3. Justine Gangeneux’s research on young people’s social media use in the context of neoliberalism (University of Glasgow, UK): Gangneux, J., & Docherty, S. (2018). At close quarters: Combatting Facebook design, features and temporalities in social research. Big Data & Society, 5(2):
  4. Eva Thulin’s work on how smartphones are transforming experiences of social contact among young Swedes (University of Gothenburg, Sweden): Thulin, E. (2018). Always on my mind: How smartphones are transforming social contact among young Swedes. Young, 26(5), 465-483:
  5. Talbot et al. used the scroll back method to work with LGBTQ+ young people to understand how they managed their identities on social media: Talbot, C. V., Talbot, A., Roe, D. J., & Briggs, P. (2020). The management of LGBTQ+ identities on social media: A student perspective. New Media & Society:
  6. Taylor Annabell used the scroll back method to study memory-work among young women in London: Annabell, T. (2020). Curating Memories: The role of emotion in the digital memory work of young women on Instagram & Facebook’, AoIR Selected Papers of Internet Research:
  7. Mari Lehto and Susanna Paasonen combined the scroll back method with diary-writing to study parenting culture in Finland: Lehto, M. & Paasonen, S. (2021) “‘I feel the irritation and frustration all over the body’Affective ambiguities in networked parenting culture.” International Journal of Cultural Studies:
  8. Jean Burgess and Nancy Baym in their work on Twitter: A Biography where, as Burgess explains in her 2021 chapter, “Platform Studies” in Creator Culture, “we undertook oral-history interviews with a small group of Twitter users, combining semistructured conversations with ‘scrollbacks’ (Robards and Lincoln 2017) through their own archives” (Burgess 2020: 35). Burgess and Baym projected these Twitter archives onto a wall during their interviews, inviting users to walk them through their tweeting histories and discuss changes in posting practices (Burgess & Baym 2020: 31): Burgess, J. (2021). Platform studies. Creator Culture: An Introduction to Global Social Media Entertainment, 21.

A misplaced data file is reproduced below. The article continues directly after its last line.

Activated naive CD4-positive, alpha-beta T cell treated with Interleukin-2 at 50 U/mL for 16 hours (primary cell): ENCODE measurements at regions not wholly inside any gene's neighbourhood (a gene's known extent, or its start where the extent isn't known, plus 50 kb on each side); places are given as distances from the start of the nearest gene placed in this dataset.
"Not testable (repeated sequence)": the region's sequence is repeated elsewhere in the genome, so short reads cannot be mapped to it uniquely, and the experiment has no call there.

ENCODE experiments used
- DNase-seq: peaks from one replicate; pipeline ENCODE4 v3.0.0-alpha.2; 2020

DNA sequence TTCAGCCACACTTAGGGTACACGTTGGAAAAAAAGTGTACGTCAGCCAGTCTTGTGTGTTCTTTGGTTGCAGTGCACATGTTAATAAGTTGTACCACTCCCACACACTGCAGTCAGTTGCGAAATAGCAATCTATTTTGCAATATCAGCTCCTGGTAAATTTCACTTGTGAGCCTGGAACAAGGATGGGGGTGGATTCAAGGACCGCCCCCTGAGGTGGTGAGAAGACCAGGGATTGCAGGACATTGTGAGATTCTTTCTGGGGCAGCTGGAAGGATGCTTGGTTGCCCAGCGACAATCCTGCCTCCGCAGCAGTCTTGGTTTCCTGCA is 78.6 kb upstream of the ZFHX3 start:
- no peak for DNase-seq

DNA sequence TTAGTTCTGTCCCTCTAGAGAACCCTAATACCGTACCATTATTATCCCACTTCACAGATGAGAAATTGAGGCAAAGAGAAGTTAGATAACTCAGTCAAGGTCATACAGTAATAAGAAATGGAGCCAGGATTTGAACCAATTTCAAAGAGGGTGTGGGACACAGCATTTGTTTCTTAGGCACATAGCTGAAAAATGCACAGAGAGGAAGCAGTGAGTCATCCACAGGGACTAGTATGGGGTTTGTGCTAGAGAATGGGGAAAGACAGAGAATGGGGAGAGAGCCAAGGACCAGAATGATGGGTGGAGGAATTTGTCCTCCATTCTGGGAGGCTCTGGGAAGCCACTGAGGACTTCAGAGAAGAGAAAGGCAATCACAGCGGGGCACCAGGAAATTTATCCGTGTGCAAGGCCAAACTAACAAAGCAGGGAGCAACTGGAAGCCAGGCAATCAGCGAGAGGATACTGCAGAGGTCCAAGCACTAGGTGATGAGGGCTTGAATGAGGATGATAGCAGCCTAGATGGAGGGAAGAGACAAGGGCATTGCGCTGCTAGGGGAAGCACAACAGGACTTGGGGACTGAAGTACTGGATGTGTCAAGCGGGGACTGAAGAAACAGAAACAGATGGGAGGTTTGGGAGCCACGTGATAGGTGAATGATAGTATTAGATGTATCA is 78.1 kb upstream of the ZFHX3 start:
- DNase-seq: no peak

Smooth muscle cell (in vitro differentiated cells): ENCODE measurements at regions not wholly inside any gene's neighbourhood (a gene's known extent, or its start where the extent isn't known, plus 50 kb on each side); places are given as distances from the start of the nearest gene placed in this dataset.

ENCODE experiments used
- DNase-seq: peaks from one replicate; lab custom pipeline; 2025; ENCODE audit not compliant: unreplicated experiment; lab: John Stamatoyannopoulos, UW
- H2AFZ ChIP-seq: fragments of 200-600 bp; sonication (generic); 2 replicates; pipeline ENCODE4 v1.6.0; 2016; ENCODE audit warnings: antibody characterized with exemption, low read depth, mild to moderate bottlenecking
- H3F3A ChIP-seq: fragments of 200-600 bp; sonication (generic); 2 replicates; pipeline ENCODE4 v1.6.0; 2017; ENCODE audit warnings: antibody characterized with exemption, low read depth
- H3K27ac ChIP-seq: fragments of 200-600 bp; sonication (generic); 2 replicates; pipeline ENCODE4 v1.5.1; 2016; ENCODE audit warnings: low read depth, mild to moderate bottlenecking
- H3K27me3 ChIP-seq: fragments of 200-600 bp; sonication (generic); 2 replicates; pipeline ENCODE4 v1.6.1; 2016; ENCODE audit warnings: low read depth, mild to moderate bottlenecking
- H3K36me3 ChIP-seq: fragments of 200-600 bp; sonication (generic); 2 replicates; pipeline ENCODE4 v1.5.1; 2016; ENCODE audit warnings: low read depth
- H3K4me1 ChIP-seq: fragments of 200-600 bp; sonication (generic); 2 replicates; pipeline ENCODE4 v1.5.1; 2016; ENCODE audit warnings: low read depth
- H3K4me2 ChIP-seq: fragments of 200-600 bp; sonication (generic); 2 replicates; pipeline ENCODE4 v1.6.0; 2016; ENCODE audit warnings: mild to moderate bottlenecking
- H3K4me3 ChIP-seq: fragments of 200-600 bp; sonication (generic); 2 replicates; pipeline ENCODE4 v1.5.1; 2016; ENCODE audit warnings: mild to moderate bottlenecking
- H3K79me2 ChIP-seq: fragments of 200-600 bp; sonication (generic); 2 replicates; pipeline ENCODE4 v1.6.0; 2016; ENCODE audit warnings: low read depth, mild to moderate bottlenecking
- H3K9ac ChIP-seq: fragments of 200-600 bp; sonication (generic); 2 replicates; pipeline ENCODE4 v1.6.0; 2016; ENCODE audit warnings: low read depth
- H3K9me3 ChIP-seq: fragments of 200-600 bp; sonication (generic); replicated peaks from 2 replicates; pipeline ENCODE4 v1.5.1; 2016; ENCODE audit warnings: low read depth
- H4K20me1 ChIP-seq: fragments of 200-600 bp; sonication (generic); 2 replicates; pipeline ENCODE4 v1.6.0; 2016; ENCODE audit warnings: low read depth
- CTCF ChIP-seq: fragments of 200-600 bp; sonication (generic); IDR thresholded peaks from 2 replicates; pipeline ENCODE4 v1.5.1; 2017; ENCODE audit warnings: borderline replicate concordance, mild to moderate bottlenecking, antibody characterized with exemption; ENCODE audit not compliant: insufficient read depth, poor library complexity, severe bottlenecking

9. Hao Zheng’s research on queer international students in Australia involved scroll back interviews with 20 Chinese queer female students to explore how they navigated ‘pandemic immobility’: Zheng, H. (2022). ‘The pandemic helped me!’ Queer international students’ identity negotiation with  family on social media in immobile times. International Journal of Cultural Studies0(0).
  10. Claire Moran and Kathomi Gatwiri used the scroll back method with young Black African migrants in Australia to study their social media use and experiences of belonging, exclusion, activism and identity-work: Moran, C., & Gatwiri, K. (2022). # BlackLivesMatter: Exploring the digital practises of African Australian youth on social media. Media, Culture & Society44(7), 1330-1353:
  11. Sophie Freeman et al. drew on the method in their study of music streaming services where they invited participants to share their algorithmically curated and personalised playlists on their own devices, such as their Discover Weekly on Spotify or For You on Apple Music and to scroll through and discuss their reactions to the curated offerings: Freeman, S., Gibbs, M., & Nansen, B. (2022). ‘Don’t mess with my algorithm’: Exploring the relationship between listeners and automated curation and recommendation on music streaming services. First Monday:
  12. Emma Baulch et al. used scroll back interviews to study memes and ‘memetic persuasion’ related to the 2019 presidential election in Indonesia. They asked participants to show researchers memetic texts that were created and circulated during the political campaign through their WhatsApp groups: Baulch, E., Matamoros-Fernández, A., & Suwana, F. (2022). Memetic persuasion and WhatsAppification in Indonesia’s 2019 presidential election. New Media & Society: